My answer refers to the case, that the external field is homogeneous over some area and you move your magnet inside this area. Otherwise see Emilio’s answer.
If the magnet is moving and the charge is stationary then here should be no force on the charged particle...
... is a right statement. Furthermore there is a second surprising case. A homopolar generator (Faraday disc) shows the next behavior:
If the magnetic field is provided by a permanent magnet, the generator works regardless of whether the magnet is fixed to the stator or rotates with the disc.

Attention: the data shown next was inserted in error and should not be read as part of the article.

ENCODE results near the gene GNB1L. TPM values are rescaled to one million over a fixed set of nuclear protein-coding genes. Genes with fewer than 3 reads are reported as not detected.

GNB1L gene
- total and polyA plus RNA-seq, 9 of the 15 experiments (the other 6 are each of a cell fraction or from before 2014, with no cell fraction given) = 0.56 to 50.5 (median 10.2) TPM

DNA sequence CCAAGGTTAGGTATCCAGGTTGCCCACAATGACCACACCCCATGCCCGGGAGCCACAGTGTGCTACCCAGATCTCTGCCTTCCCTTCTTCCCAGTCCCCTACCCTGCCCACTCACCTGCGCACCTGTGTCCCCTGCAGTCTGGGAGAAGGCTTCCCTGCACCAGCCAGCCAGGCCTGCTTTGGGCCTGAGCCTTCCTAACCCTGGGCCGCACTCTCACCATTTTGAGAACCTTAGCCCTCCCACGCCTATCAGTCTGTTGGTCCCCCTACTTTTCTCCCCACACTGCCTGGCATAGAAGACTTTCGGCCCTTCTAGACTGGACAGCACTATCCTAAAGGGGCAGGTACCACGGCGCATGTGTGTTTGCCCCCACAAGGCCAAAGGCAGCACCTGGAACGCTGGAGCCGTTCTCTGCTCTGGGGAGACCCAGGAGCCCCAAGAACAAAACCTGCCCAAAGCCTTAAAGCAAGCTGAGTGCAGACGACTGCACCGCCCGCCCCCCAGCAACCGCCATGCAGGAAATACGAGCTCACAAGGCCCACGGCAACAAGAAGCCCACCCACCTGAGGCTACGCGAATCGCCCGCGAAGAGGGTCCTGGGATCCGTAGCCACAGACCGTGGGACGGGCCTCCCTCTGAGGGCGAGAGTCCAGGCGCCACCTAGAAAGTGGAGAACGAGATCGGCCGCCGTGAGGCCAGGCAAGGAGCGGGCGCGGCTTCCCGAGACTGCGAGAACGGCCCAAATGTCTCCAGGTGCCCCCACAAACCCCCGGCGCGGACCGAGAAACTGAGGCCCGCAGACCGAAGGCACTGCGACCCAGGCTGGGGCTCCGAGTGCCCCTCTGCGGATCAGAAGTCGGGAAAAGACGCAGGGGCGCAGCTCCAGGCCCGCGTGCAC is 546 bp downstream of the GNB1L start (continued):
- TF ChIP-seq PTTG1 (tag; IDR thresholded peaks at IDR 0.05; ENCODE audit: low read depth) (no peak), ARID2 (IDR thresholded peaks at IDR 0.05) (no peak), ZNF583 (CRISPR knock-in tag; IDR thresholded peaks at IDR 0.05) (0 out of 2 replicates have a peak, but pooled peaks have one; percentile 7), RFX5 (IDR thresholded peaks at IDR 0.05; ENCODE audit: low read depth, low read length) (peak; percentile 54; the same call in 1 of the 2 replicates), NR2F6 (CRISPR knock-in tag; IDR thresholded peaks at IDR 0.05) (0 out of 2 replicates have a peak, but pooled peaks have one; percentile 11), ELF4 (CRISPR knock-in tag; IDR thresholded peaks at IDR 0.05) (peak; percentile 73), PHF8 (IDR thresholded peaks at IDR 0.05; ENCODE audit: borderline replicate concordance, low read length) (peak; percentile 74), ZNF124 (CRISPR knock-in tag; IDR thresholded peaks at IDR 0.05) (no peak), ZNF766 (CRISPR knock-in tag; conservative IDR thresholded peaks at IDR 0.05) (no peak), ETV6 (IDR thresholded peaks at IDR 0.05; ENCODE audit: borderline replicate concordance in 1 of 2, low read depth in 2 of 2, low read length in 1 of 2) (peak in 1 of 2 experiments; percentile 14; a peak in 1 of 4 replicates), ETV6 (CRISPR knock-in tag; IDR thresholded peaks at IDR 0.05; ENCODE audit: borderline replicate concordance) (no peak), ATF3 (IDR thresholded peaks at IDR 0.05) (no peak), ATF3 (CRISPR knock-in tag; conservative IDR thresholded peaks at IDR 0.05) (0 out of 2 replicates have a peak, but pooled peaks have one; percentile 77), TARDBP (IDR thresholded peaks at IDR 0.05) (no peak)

If you understand how the electron in an external magnetic field gets deflected Lorentz force then you are able to explain both phenomena.
An electron obey a magnetic dipole moment. This intrinsic magnet gets aligned in an external magnetic field. Now, if the electron moves the alignment is accompanied by a deflection due to the gyroscopic effect. Since the deflection is an acceleration the electron radiates. This emission of a photon disalign the tiny magnet again and this cycle repeats until the electron comes to rest in the center of its spiral path.
For your case, the electrons magnetic dipole moment gets aligned, but since it is not moving, no deflection occurs.
For the case the magnet rotates together with the disc, the electron moves in circles and is accelerated, emits photons, gets aligned by the magnetic field again and the electron moves outwards or inwards (depends from the direction of rotation and the direction of the magnetic field) despite the magnetic field is in rest to the disc.